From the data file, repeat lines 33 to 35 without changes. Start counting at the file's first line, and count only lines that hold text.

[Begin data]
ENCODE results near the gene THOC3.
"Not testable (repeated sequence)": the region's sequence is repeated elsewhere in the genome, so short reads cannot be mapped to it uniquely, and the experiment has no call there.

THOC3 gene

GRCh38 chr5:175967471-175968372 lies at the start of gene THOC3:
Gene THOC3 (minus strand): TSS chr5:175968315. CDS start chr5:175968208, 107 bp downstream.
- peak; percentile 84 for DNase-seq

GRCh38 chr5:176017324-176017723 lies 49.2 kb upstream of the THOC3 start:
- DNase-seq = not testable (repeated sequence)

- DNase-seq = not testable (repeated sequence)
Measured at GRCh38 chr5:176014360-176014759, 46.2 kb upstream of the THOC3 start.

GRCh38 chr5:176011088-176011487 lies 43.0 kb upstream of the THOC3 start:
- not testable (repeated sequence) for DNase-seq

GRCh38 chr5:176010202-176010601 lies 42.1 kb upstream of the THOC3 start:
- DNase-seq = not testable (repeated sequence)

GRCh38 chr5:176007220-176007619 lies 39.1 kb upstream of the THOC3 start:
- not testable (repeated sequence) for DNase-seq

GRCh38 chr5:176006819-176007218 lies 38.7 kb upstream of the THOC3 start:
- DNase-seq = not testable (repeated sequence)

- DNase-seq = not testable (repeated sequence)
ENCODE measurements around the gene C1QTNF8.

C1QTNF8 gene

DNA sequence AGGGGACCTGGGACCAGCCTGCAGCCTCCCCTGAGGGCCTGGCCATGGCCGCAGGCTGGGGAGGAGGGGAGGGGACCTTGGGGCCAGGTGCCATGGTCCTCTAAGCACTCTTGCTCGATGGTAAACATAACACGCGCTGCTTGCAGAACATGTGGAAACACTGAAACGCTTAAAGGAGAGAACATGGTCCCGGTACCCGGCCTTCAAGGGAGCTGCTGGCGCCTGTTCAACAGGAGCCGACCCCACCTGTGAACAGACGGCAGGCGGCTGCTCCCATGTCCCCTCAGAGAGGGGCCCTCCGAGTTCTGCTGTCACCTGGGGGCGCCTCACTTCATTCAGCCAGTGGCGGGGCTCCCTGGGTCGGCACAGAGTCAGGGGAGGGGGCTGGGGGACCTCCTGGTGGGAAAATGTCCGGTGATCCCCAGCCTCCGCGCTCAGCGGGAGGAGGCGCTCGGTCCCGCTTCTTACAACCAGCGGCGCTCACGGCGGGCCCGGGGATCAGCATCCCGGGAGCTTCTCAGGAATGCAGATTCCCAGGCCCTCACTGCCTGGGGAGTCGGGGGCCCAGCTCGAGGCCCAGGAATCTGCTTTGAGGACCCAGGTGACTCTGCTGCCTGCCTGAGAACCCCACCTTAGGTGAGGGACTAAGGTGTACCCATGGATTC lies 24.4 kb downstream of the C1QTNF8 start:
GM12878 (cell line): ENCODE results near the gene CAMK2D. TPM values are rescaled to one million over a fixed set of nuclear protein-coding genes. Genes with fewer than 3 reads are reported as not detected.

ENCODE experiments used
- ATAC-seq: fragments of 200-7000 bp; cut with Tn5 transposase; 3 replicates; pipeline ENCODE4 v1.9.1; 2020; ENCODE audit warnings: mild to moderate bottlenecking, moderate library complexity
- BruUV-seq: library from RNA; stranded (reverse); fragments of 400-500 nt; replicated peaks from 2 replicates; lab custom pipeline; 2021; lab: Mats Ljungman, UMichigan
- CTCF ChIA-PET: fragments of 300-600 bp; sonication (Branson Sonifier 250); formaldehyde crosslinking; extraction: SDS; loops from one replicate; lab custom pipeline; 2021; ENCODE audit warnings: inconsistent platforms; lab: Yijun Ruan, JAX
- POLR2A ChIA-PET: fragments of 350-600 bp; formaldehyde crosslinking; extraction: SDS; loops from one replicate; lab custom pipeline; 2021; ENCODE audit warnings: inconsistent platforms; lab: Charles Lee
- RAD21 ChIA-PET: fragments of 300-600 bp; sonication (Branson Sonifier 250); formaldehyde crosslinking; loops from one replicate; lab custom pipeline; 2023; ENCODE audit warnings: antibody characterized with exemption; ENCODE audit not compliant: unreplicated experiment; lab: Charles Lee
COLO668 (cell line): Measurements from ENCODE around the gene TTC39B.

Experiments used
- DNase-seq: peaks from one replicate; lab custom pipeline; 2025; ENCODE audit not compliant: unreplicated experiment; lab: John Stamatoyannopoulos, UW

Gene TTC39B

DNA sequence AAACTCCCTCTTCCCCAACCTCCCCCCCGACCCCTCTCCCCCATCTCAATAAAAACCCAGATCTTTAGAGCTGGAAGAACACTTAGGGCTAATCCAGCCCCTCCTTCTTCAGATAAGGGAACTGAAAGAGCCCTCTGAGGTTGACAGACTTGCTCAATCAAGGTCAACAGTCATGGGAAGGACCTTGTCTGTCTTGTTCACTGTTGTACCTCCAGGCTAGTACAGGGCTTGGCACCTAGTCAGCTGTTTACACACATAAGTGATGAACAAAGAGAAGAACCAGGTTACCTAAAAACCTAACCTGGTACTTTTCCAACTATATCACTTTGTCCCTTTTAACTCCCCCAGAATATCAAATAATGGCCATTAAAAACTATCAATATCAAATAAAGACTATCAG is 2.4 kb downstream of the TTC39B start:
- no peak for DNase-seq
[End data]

Gene TTC39B

DNA sequence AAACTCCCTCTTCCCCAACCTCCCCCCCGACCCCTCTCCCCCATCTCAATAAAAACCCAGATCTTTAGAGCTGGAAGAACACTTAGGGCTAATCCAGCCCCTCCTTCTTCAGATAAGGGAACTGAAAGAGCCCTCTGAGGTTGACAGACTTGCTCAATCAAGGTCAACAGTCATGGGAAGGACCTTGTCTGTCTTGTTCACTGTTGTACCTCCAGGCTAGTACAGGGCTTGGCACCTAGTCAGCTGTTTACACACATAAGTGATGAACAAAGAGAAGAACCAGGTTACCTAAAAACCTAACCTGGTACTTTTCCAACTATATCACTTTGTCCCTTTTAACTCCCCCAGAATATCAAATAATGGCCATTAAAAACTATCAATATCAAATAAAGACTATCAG is 2.4 kb downstream of the TTC39B start:
- no peak for DNase-seq